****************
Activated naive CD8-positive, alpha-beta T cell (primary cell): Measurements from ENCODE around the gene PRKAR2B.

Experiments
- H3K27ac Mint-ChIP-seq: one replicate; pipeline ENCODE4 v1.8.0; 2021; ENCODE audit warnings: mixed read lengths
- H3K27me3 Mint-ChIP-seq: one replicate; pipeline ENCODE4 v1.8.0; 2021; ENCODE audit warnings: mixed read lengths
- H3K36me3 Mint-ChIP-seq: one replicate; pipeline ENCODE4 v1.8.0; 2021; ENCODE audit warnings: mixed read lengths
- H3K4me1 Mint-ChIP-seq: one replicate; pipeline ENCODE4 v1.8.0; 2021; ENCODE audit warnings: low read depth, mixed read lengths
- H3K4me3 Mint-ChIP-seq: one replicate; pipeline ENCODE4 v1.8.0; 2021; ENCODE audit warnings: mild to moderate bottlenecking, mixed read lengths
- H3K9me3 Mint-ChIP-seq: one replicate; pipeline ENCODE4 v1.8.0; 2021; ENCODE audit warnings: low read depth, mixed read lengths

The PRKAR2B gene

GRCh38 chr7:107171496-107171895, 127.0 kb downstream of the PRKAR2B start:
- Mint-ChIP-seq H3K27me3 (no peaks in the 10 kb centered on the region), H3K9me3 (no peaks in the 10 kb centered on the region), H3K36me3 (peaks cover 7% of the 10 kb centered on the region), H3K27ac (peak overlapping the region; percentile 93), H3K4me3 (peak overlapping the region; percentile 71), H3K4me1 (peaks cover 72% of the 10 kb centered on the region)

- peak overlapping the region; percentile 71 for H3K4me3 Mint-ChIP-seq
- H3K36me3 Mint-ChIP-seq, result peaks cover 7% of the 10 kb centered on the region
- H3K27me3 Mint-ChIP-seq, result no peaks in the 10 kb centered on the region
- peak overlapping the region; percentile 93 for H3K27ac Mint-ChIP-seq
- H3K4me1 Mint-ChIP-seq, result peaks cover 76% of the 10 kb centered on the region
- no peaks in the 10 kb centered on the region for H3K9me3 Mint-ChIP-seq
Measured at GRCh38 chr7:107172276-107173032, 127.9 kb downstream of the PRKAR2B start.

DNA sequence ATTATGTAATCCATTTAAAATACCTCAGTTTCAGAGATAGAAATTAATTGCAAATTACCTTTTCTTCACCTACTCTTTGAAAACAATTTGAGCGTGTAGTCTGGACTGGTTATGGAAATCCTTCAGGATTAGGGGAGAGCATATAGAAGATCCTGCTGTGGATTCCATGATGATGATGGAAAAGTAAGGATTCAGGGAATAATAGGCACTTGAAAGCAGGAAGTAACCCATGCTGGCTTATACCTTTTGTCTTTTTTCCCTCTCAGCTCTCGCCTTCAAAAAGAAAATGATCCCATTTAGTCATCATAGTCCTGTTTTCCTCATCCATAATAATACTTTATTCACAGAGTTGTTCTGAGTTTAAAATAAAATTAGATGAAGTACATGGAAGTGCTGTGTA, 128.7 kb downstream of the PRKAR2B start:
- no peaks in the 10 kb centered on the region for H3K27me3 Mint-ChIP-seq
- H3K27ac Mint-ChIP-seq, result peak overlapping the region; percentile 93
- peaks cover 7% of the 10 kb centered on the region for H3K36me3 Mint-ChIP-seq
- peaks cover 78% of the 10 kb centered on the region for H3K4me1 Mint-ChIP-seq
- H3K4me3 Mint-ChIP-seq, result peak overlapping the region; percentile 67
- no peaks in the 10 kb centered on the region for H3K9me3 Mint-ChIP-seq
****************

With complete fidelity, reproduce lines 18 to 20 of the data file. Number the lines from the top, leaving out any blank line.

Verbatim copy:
Measured at GRCh38 chr7:107172276-107173032, 127.9 kb downstream of the PRKAR2B start.

DNA sequence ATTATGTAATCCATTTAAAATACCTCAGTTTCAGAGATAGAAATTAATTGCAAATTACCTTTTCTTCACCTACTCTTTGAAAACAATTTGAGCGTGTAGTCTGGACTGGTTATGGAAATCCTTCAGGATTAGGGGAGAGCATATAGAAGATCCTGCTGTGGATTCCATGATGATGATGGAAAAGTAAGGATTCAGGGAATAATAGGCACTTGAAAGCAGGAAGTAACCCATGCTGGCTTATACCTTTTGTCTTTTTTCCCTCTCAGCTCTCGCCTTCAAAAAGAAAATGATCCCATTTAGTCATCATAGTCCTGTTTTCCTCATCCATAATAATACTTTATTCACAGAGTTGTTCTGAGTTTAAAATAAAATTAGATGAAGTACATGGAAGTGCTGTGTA, 128.7 kb downstream of the PRKAR2B start:
- no peaks in the 10 kb centered on the region for H3K27me3 Mint-ChIP-seq